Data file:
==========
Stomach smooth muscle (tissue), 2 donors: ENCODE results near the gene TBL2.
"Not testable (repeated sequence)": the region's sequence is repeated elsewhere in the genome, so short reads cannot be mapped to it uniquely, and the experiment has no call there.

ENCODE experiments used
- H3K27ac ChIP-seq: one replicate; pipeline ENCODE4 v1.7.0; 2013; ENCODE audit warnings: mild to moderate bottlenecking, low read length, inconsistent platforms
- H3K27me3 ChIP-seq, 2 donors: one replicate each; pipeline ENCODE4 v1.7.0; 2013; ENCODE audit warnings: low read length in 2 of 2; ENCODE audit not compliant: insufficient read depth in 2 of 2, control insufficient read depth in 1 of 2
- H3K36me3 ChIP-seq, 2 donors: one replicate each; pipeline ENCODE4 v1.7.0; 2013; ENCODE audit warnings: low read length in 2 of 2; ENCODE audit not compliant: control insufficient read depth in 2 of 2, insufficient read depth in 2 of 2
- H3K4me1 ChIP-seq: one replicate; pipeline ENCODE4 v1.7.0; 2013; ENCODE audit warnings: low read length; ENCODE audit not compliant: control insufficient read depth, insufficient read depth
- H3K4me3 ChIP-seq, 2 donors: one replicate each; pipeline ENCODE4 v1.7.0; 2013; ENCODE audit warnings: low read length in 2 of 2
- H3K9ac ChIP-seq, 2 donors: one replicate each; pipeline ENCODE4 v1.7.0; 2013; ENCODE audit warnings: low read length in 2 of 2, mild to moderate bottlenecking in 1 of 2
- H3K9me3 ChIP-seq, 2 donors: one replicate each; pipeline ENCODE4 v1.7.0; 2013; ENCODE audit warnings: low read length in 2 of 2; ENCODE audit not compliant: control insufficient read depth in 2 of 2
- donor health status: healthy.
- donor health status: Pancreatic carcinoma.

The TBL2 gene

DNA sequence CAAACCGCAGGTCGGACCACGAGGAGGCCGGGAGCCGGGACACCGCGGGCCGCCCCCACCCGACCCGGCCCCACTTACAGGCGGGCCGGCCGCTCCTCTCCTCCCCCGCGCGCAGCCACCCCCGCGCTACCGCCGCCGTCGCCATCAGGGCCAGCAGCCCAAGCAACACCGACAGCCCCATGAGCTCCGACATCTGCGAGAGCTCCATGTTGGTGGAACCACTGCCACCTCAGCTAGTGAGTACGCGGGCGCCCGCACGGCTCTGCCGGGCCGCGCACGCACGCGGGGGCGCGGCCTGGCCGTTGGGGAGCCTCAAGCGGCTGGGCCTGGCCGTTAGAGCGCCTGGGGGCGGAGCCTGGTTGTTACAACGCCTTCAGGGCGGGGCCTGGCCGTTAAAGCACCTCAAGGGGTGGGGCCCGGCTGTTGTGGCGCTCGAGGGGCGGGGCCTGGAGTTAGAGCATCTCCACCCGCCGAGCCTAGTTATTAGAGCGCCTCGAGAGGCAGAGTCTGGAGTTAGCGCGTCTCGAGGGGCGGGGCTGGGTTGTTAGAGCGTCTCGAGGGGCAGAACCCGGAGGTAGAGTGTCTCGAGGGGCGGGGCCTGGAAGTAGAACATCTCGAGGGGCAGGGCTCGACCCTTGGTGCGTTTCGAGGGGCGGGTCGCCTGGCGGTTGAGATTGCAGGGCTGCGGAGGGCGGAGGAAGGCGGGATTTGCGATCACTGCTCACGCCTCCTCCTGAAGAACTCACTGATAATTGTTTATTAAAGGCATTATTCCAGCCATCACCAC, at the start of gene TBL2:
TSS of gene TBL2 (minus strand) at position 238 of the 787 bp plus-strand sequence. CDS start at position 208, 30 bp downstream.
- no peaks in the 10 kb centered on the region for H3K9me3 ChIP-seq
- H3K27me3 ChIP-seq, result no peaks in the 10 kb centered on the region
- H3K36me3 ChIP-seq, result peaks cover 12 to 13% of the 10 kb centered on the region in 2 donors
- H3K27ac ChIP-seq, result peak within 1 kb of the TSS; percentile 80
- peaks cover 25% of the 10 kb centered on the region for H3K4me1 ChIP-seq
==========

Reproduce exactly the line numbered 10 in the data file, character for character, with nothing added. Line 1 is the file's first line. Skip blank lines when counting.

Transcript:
- H3K9me3 ChIP-seq, 2 donors: one replicate each; pipeline ENCODE4 v1.7.0; 2013; ENCODE audit warnings: low read length in 2 of 2; ENCODE audit not compliant: control insufficient read depth in 2 of 2